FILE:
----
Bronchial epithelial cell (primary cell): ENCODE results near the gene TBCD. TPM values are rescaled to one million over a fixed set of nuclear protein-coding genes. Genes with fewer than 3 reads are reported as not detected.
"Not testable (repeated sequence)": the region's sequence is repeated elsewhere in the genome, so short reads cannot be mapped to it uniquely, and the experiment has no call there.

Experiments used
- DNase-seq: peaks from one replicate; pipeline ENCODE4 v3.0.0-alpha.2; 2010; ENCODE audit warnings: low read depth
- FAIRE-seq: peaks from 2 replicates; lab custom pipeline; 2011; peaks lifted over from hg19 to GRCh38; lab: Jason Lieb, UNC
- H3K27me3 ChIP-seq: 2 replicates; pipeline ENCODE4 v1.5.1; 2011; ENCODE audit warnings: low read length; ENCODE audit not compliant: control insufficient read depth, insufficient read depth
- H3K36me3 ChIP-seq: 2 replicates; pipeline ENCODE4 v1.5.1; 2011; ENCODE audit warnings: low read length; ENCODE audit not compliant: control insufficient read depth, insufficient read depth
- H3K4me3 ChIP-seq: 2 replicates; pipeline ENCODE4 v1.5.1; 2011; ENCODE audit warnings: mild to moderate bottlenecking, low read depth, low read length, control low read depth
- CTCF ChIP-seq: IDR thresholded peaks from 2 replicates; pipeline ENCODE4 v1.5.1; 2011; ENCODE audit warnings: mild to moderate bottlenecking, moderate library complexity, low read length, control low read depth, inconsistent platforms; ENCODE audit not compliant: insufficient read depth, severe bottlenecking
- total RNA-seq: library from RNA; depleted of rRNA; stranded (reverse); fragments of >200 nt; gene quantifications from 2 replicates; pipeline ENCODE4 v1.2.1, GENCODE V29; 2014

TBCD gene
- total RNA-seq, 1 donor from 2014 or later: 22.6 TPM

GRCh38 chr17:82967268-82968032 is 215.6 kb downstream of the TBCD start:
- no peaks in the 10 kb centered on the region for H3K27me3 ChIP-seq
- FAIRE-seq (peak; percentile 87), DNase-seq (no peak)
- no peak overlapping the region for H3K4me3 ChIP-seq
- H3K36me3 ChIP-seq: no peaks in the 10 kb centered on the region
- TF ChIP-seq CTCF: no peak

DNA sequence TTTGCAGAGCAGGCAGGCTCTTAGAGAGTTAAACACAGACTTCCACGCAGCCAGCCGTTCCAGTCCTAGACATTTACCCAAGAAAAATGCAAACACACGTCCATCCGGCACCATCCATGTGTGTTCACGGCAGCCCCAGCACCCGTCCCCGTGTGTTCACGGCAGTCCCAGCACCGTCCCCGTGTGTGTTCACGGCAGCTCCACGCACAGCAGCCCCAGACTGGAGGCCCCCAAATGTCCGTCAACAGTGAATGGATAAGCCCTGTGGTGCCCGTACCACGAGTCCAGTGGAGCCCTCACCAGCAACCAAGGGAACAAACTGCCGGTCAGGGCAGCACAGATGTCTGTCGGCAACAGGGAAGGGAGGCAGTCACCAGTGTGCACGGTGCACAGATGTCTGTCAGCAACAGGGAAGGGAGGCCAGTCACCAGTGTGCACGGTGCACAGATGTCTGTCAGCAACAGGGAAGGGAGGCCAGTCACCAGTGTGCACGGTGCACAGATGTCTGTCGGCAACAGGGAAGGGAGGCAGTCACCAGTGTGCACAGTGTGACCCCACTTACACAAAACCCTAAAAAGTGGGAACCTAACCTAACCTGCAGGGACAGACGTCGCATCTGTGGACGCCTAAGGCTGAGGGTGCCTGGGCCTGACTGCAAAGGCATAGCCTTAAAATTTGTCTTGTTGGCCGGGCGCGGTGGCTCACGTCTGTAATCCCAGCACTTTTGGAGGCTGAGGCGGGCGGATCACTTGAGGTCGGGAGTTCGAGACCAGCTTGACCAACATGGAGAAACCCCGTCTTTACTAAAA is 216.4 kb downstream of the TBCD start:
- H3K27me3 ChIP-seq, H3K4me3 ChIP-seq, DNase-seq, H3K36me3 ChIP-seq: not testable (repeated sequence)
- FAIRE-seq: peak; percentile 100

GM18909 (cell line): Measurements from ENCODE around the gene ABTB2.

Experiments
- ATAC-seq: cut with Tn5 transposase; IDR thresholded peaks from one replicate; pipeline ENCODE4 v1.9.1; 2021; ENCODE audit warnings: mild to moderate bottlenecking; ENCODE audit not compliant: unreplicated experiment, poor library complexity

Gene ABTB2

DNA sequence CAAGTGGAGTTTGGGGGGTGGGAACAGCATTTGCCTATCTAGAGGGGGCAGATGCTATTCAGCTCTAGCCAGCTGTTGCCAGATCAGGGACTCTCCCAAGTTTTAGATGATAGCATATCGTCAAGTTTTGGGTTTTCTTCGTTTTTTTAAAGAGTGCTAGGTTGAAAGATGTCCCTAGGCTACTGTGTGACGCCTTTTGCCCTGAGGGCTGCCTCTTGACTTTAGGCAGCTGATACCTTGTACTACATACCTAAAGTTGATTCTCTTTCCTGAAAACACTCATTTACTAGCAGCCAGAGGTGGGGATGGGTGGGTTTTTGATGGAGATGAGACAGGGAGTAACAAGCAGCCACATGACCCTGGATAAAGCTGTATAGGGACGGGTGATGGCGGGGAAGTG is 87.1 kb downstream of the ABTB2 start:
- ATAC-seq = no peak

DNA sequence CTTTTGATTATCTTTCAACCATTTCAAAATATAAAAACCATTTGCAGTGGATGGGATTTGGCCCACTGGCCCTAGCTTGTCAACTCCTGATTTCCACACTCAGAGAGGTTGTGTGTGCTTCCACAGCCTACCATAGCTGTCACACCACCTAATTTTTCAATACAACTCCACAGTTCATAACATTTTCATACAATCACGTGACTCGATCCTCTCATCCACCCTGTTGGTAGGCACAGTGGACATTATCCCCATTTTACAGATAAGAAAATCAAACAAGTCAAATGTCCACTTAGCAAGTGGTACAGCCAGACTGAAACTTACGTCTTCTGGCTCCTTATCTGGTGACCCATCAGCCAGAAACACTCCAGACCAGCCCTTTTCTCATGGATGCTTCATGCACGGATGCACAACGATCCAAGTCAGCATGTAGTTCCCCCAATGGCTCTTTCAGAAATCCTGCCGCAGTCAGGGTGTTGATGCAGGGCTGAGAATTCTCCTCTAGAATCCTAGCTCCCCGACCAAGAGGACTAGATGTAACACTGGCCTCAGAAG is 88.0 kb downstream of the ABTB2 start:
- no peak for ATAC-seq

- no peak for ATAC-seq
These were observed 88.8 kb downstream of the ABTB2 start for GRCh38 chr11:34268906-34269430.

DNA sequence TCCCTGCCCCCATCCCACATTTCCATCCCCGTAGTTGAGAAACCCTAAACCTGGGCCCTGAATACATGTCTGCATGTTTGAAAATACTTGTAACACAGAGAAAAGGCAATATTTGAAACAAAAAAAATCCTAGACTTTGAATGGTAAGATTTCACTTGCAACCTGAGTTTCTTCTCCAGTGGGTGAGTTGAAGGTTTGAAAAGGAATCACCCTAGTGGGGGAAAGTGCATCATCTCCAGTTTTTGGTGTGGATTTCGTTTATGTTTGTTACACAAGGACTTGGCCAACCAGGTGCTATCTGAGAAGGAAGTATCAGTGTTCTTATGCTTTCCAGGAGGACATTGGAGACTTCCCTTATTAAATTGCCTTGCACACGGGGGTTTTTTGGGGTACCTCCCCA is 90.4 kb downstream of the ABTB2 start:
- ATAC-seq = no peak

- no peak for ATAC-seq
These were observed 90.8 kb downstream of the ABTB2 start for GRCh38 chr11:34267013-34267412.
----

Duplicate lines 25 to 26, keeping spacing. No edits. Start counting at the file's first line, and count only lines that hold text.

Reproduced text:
Gene ABTB2

DNA sequence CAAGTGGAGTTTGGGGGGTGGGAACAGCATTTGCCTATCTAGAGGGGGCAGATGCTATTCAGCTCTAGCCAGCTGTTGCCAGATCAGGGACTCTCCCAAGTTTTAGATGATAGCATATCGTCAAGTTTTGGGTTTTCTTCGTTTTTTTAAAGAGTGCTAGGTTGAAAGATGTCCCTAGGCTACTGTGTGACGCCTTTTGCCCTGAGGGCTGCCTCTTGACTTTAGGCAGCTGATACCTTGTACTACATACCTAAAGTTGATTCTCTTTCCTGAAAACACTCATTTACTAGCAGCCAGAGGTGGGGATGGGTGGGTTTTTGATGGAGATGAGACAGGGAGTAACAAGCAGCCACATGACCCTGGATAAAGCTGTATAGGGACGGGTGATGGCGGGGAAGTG is 87.1 kb downstream of the ABTB2 start: